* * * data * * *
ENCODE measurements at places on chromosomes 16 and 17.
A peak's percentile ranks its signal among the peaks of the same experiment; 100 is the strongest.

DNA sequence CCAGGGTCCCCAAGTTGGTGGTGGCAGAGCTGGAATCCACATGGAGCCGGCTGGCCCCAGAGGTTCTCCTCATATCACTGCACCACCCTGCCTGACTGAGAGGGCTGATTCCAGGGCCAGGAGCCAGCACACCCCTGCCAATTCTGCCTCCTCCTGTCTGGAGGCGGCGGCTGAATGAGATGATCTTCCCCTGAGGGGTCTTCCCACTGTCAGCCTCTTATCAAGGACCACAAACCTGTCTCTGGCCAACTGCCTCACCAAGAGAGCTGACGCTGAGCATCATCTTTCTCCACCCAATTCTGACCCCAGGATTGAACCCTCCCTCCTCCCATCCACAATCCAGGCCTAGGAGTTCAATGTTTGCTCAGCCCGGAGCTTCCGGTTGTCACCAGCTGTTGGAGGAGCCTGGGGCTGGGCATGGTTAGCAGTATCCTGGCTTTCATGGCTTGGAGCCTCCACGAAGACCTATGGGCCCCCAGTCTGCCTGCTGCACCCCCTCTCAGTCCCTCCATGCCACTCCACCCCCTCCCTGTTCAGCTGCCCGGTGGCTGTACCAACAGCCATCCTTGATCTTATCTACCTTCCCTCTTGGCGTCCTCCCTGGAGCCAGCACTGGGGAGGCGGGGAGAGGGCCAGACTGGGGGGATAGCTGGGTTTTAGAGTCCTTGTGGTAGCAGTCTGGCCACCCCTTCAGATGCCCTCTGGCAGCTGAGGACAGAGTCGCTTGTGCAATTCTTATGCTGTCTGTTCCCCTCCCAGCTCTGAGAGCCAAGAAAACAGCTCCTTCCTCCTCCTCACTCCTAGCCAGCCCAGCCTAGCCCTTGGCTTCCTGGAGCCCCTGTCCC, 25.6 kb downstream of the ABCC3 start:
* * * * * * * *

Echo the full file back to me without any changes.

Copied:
ENCODE measurements at places on chromosomes 16 and 17.
A peak's percentile ranks its signal among the peaks of the same experiment; 100 is the strongest.

DNA sequence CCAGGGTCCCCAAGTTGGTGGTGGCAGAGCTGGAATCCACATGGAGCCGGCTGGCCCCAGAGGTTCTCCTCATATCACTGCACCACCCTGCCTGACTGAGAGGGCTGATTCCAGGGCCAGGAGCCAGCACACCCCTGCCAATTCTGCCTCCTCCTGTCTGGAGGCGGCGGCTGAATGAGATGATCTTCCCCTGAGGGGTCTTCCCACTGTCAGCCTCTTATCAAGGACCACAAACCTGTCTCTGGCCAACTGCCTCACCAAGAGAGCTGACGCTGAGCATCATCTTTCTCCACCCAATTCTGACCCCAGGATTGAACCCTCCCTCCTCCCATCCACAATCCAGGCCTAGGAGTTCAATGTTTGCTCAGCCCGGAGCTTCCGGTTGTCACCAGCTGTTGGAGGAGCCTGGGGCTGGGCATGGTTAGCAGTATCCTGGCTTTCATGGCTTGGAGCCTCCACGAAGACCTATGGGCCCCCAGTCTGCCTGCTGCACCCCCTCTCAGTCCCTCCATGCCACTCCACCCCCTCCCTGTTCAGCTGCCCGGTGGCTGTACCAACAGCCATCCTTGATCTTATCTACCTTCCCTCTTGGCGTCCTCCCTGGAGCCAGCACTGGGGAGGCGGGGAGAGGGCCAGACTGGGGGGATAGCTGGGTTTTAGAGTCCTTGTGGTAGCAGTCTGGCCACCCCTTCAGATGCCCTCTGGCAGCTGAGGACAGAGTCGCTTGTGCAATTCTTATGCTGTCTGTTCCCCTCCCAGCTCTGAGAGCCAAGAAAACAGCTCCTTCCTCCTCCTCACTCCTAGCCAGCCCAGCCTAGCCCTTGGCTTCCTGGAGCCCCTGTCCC, 25.6 kb downstream of the ABCC3 start: